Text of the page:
West Coast Ports Lose Ground on Imports

China’s cooling economy, sluggish global growth and high U.S. inventories are hampering trans-Pacific trade

The Wall Street Journal
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May 6, 2016—Ports along the West Coast handled their smallest share of container imports in March than at any point since last winter’s labor strife, reflecting slumping trade with China.

The ports, including the nation’s two busiest at Los Angeles and Long Beach, imported just 43.6 percent of containerized goods, down from about 50 percent in the previous few months, according to trade data analyzed by Beacon Economics.

A decline in Chinese trade hits ports on the West Coast harder than other regions, said Jock O’Connell, a trade economist with Beacon. China’s cooling economy, along with sluggish global growth, and persistent high inventories among U.S. retailers and manufacturers, have taken a toll on trans-Pacific trade. The drop was particularly steep in March because many Chinese factories closed for the Lunar New Year in February, reducing the flow of goods across the Pacific.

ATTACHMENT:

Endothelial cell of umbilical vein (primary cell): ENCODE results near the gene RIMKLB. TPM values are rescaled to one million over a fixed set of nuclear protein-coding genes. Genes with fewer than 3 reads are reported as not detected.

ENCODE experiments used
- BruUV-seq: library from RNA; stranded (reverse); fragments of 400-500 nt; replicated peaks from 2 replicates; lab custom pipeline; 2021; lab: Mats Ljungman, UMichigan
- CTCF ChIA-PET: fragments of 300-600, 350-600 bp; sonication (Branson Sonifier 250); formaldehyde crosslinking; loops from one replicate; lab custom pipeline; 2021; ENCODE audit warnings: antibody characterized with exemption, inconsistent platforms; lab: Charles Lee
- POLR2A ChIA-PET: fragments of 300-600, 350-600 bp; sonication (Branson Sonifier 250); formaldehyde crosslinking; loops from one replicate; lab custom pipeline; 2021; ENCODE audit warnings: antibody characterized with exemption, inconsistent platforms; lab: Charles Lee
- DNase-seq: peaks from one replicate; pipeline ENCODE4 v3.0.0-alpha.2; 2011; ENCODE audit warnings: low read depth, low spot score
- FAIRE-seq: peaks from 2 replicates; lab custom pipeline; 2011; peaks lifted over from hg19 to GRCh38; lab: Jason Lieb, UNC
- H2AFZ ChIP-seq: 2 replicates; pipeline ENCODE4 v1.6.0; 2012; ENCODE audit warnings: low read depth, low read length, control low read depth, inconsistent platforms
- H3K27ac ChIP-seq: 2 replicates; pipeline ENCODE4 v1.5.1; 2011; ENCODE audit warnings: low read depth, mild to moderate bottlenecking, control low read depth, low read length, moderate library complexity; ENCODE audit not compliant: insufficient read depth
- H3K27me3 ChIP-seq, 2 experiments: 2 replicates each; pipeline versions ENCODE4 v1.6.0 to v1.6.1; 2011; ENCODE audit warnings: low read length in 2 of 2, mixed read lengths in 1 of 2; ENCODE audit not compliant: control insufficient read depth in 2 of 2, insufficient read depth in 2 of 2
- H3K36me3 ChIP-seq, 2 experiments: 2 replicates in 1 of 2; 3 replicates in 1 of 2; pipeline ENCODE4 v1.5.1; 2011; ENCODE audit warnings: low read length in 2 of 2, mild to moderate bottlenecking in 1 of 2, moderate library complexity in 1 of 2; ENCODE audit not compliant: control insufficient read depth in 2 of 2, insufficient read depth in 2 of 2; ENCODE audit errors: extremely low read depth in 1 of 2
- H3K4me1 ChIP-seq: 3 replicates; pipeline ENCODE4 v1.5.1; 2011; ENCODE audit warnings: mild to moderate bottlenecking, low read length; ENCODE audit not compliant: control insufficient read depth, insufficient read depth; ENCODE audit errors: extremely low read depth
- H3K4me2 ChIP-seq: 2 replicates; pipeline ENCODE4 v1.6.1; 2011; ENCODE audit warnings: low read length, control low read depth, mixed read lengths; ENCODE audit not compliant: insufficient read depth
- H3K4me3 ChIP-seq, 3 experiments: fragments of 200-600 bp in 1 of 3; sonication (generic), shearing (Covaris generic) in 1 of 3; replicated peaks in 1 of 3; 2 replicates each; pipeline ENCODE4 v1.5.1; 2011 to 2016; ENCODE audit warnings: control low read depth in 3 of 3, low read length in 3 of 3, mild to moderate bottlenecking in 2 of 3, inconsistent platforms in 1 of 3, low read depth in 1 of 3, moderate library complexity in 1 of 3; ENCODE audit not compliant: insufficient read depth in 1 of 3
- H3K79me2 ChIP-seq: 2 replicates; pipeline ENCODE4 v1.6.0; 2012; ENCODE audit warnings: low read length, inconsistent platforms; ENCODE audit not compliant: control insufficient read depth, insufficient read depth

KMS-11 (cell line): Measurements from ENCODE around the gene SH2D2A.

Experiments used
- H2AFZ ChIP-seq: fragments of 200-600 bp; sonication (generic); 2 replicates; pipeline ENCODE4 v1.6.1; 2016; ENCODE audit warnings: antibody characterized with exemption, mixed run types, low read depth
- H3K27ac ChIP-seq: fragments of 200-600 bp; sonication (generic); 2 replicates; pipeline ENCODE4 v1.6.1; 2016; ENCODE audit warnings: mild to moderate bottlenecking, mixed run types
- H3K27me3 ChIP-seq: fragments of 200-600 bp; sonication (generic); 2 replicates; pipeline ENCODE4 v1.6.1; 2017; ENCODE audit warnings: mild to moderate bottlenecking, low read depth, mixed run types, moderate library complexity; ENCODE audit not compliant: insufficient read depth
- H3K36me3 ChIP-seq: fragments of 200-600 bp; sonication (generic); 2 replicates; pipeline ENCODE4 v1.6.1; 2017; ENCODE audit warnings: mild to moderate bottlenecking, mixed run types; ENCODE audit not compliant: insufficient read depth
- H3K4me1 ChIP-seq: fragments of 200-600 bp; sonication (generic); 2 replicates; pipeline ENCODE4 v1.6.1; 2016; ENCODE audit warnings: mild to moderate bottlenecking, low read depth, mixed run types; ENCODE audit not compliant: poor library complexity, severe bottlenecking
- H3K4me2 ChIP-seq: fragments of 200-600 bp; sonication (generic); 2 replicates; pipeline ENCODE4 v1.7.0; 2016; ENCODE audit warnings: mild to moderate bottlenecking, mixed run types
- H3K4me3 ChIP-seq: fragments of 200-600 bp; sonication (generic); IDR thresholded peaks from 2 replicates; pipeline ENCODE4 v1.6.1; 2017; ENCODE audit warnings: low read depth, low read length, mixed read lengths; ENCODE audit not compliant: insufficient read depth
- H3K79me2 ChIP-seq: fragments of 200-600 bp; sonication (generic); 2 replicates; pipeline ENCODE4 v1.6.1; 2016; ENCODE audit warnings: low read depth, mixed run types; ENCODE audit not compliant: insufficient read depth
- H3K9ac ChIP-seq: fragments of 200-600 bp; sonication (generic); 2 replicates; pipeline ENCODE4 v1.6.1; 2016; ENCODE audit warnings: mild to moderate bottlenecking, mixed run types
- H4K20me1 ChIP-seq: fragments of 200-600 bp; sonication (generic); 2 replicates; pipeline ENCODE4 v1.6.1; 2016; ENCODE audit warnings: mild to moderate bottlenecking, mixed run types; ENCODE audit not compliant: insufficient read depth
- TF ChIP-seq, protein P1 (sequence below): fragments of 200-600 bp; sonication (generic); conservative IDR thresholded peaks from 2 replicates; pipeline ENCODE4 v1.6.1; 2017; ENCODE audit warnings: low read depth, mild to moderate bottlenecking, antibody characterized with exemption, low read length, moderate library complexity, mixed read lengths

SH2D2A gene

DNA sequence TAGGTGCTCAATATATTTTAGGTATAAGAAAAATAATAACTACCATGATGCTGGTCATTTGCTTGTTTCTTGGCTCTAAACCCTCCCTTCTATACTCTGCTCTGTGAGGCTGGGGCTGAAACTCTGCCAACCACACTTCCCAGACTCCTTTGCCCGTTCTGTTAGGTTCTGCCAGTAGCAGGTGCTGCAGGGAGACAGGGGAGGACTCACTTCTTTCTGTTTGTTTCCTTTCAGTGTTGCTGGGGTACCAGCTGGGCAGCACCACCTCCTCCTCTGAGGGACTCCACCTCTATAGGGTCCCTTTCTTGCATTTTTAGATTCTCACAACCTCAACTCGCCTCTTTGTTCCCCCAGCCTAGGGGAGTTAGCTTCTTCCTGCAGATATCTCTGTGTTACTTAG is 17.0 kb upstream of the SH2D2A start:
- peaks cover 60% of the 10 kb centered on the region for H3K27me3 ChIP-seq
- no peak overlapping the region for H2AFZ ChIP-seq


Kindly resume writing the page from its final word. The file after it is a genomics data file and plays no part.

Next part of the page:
The total value of container imports from China to the U.S. in March was $16.9 billion, according to U.S. Commerce Department data, down from $25.1 billion the previous month and as much as $28.8 billion from last August—the most recent peak. The West Coast handled 78.6 percent of the $16.9 billion in container goods from China, on par with its usual share.

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